Eukaryotic ATP-dependent 6-phosphofructokinases (Pfks) differ from their bacterial counterparts in a much more complex structural organization and allosteric regulation. Pichia pastoris Pfk (PpPfk) is, with ∼ 1 MDa, the most complex and probably largest eukaryotic Pfk. We have determined the crystal structure of full-length PpPfk to 3.05 Å resolution in the T state. PpPfk forms a (αβγ)(4) dodecamer of D(2) symmetry with dimensions of 161 × 157 × 233 Å mainly via interactions of the α chains. The N-terminal domains of the α and β chains have folds that are distantly related to glyoxalase I, but the active sites are no longer functional. Interestingly, these domains located at the 2 distal ends of this protein along the long 2-fold axis form a (αβ)(2) dimer as does the core Pfk domains; however, the domains are swapped across the tetramerization interface. In PpPfk, the unique γ subunit participates in oligomerization of the αβ chains. This modulator protein was acquired from an ancient S-adenosylmethionine-dependent methyltransferase. The identification of novel ATP binding sites, which do not correspond to the bacterial catalytic or effector binding sites, point to marked structural and functional differences between bacterial and eukaryotic Pfks.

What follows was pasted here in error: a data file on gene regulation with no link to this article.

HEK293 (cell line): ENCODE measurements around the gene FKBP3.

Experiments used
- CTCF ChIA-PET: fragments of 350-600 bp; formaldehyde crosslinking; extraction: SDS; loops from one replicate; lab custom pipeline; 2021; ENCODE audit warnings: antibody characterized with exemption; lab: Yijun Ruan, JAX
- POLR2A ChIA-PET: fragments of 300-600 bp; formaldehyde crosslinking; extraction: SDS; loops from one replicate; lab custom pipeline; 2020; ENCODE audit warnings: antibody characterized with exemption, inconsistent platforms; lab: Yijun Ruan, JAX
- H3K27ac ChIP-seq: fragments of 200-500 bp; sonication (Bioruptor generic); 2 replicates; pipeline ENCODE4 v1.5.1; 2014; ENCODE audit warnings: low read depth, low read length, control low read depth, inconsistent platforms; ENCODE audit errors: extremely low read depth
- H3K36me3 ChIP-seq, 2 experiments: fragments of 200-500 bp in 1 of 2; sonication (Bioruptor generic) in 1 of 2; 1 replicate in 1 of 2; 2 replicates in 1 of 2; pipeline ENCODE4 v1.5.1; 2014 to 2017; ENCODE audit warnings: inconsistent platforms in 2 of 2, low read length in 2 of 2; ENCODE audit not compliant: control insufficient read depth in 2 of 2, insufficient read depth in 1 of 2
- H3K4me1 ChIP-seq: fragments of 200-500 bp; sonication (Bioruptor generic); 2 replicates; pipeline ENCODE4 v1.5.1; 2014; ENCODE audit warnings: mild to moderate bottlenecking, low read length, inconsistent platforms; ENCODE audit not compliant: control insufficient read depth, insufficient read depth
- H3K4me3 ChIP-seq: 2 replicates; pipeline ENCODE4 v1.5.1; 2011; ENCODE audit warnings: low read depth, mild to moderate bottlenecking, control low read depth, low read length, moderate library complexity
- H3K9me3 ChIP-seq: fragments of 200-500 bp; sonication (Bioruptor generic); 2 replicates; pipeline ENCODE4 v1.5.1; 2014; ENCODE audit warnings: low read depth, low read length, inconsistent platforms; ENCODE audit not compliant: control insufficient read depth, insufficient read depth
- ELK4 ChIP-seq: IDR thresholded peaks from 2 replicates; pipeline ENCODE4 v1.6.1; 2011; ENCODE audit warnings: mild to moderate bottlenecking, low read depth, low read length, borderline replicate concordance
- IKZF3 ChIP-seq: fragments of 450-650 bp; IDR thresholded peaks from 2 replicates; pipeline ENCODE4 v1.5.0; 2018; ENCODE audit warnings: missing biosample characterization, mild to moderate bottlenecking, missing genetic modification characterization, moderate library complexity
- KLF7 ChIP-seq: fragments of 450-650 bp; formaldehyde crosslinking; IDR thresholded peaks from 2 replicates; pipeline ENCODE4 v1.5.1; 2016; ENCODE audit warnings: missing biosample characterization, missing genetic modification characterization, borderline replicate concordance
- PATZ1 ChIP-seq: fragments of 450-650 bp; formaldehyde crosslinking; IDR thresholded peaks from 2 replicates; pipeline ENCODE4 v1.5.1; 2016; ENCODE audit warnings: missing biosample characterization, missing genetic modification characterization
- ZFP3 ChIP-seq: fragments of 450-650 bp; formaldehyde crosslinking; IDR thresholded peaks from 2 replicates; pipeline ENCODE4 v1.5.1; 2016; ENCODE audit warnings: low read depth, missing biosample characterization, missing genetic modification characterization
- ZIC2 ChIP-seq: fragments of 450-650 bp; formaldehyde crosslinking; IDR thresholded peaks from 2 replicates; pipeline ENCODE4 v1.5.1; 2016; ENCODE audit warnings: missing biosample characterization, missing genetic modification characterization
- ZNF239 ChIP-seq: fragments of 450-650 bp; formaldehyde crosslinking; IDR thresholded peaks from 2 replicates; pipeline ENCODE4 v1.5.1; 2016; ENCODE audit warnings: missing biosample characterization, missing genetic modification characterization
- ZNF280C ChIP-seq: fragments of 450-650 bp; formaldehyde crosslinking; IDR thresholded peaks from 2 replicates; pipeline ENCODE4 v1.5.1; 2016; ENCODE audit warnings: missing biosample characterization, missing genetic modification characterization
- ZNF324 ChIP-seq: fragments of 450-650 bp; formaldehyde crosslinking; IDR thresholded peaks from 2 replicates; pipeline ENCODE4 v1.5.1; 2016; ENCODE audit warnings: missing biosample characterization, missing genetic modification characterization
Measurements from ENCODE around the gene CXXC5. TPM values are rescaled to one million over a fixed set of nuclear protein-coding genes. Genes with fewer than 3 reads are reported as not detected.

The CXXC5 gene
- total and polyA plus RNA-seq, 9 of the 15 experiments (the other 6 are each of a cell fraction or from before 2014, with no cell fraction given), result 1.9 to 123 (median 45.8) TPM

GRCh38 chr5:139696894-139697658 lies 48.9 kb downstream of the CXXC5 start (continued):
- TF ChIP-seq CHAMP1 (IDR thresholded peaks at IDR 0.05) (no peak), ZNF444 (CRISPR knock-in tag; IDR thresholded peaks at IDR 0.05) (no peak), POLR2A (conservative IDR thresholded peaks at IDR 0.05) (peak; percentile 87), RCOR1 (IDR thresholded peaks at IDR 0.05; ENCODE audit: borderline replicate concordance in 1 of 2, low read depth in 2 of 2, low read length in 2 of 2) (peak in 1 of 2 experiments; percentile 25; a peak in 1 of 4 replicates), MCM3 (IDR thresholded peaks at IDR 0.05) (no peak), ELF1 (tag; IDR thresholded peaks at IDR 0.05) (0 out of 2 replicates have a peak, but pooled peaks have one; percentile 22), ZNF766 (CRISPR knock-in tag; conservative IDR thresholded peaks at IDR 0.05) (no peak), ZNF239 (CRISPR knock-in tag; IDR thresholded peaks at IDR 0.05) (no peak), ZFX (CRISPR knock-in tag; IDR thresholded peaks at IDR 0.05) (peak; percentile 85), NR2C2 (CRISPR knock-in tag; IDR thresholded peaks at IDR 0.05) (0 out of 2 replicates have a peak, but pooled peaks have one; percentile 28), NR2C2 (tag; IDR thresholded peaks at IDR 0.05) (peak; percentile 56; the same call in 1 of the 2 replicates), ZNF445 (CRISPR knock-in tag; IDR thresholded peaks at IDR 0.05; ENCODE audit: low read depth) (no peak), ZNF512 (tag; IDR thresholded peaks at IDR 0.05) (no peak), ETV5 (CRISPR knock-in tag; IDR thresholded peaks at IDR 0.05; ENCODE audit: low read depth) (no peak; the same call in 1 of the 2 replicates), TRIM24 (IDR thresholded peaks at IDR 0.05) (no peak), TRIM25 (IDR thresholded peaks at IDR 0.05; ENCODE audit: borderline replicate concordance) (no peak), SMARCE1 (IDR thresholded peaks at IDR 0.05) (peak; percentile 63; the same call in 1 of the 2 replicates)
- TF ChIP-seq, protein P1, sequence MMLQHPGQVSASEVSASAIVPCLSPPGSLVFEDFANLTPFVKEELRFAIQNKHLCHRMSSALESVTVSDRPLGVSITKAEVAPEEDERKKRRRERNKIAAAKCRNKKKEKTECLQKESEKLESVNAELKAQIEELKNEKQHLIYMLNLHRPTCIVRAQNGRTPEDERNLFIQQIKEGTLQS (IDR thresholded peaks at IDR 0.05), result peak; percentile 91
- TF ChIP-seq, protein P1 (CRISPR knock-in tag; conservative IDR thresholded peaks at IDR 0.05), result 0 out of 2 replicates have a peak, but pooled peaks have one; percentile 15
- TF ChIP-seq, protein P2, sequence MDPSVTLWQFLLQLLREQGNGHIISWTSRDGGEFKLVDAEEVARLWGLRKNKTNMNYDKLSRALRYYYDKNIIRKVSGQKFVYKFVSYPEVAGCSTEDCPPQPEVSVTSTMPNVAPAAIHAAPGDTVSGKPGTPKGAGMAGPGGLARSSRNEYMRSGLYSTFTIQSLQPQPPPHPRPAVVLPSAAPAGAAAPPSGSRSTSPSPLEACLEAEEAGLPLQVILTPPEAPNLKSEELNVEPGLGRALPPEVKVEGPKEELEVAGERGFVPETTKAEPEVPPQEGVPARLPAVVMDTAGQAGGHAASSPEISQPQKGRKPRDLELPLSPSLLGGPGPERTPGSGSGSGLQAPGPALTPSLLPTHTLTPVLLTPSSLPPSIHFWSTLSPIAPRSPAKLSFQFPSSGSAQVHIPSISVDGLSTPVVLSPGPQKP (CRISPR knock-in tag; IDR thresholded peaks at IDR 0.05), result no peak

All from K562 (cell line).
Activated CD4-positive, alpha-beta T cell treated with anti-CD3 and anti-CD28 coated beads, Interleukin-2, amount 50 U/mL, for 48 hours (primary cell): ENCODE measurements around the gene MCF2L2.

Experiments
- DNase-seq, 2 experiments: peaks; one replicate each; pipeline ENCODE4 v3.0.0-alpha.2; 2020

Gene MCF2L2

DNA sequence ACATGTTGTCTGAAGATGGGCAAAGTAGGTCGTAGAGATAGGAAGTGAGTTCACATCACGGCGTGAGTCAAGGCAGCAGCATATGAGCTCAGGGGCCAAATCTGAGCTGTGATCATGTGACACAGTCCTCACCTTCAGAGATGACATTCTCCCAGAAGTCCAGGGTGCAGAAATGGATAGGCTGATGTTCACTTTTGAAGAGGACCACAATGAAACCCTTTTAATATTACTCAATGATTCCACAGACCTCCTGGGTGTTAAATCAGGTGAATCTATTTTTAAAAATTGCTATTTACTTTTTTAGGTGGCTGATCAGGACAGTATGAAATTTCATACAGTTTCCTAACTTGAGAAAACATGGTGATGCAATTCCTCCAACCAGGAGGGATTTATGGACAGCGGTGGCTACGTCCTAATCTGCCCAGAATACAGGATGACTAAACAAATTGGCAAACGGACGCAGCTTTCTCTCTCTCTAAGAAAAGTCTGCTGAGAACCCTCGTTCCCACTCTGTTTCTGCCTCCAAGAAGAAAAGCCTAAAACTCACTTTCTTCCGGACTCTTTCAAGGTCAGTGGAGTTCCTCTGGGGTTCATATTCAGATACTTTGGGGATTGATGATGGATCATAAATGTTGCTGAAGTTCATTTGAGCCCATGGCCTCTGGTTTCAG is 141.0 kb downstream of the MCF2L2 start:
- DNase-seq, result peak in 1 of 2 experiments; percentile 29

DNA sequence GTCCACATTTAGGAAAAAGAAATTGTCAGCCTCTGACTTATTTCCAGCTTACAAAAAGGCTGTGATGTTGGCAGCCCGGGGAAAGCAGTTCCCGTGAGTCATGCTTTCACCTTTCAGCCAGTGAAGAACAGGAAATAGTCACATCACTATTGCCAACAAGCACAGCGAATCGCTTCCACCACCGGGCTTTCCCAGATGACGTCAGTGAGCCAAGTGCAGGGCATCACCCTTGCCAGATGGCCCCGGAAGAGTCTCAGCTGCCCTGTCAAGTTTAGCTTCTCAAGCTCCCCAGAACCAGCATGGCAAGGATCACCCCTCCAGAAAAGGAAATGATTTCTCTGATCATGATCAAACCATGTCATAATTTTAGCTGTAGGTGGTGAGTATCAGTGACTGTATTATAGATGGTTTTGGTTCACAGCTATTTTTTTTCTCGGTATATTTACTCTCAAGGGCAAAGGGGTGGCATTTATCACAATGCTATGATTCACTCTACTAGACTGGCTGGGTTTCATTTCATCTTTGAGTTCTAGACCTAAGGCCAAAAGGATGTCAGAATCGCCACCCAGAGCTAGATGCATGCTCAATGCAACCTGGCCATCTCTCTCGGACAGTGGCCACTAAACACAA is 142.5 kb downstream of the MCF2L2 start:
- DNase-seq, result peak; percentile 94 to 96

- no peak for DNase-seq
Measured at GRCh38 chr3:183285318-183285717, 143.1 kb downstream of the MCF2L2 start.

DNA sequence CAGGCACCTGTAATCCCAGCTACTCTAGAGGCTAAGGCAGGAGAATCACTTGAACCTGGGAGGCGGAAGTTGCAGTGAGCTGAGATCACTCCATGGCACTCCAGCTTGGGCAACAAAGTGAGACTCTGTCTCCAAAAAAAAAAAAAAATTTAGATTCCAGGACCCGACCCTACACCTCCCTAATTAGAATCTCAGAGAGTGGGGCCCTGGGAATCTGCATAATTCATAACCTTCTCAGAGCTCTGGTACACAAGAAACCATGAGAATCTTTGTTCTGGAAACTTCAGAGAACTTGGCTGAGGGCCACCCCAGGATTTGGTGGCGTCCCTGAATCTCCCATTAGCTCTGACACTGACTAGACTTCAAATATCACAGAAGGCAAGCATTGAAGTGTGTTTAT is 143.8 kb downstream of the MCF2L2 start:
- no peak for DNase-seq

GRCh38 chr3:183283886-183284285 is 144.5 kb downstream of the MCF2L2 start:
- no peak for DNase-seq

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http://dx.doi.org/10.1096/fj.10-163865DOI Listing
January 2011

Structure and function of the abasic site specificity pocket of an AP endonuclease from Archaeoglobus fulgidus.

DNA Repair (Amst) 2009 Feb 5;8(2):219-31. Epub 2008 Dec 5.

Institute of Biochemistry, Faculty of Biology, Pharmacy and Psychology, University of Leipzig, Deutscher Platz 5, 04103 Leipzig, Germany.